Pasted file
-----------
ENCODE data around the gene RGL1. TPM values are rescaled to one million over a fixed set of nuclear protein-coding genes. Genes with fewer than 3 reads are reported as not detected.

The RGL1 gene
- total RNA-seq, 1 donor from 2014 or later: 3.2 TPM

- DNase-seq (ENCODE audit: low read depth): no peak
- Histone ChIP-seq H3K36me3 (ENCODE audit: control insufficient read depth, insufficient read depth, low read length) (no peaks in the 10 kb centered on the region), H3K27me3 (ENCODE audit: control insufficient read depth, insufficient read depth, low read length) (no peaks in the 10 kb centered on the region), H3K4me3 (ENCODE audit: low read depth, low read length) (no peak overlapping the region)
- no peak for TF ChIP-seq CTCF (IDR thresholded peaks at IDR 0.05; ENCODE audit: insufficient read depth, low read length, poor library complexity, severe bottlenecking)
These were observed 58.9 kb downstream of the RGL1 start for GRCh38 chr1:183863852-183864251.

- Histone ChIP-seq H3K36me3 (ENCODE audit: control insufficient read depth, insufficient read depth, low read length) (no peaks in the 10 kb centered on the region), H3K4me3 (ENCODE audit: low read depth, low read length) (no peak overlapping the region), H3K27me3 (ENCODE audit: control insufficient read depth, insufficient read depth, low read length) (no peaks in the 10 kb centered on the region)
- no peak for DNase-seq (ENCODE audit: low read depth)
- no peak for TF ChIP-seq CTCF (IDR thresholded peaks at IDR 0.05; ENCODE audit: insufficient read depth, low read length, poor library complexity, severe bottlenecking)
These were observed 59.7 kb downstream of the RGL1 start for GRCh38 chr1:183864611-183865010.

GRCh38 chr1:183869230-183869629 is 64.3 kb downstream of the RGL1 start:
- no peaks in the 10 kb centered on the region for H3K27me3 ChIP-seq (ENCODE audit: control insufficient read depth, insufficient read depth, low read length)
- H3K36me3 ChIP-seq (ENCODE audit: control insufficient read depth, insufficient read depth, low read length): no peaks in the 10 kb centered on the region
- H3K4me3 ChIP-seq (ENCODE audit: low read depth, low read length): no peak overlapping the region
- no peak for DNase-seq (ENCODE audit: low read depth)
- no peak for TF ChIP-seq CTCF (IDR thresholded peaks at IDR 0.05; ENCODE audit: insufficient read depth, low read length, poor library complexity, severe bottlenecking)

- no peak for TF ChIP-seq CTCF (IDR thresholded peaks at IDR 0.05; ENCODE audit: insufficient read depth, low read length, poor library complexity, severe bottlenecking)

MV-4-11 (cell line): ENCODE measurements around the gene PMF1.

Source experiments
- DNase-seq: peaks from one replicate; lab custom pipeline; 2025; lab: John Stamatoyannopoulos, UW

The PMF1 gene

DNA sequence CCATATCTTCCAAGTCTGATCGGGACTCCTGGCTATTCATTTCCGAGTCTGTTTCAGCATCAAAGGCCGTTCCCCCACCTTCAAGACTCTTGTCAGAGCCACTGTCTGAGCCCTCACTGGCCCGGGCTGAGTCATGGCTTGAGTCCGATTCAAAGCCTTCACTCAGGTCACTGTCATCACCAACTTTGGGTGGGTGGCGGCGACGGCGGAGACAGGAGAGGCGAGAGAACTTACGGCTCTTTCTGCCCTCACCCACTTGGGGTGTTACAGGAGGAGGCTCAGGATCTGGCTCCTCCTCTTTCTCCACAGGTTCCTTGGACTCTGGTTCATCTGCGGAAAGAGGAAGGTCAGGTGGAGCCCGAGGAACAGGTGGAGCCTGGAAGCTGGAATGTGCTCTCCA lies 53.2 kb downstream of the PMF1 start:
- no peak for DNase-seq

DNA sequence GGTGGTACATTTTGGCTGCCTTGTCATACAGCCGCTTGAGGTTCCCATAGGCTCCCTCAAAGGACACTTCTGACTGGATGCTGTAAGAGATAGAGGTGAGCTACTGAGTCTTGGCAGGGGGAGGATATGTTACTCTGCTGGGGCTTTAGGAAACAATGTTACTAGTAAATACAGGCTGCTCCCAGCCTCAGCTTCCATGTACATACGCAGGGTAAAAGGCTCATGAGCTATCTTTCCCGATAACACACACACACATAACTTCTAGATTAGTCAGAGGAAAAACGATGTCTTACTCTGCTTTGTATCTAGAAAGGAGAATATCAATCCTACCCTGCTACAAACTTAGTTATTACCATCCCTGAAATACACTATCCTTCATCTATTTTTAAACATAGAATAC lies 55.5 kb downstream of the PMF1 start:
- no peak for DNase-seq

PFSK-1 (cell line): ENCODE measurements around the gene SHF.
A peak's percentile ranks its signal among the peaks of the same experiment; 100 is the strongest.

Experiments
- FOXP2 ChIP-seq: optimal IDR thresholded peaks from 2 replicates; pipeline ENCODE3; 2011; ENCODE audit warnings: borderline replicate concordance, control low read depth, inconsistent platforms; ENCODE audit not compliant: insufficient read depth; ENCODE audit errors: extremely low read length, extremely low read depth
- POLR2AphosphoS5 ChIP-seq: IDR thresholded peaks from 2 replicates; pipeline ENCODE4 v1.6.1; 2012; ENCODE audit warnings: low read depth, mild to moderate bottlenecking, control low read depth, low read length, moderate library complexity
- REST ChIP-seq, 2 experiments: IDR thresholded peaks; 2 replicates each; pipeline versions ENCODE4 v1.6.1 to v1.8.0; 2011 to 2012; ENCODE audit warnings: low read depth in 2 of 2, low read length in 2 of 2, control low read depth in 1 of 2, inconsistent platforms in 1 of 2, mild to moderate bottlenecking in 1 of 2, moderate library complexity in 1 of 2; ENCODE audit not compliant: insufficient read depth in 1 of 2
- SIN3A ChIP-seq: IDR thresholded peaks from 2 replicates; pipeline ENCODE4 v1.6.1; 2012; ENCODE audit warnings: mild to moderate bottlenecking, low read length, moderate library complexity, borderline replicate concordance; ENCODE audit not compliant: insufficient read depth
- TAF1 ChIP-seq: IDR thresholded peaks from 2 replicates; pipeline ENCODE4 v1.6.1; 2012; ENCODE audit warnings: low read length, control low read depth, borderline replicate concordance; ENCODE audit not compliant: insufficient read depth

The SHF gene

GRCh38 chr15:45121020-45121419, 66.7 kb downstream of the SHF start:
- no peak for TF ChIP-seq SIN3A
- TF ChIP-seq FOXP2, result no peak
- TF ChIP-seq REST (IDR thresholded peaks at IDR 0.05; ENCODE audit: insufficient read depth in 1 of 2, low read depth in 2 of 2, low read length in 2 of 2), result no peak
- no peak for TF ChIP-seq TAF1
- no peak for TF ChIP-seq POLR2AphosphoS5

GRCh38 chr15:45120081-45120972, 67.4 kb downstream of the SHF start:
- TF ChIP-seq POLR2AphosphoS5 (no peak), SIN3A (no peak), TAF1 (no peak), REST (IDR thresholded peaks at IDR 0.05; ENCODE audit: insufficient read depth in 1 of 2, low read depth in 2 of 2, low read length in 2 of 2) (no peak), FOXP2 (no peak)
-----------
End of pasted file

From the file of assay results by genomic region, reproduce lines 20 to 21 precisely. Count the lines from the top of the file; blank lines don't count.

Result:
Source experiments
- DNase-seq: peaks from one replicate; lab custom pipeline; 2025; lab: John Stamatoyannopoulos, UW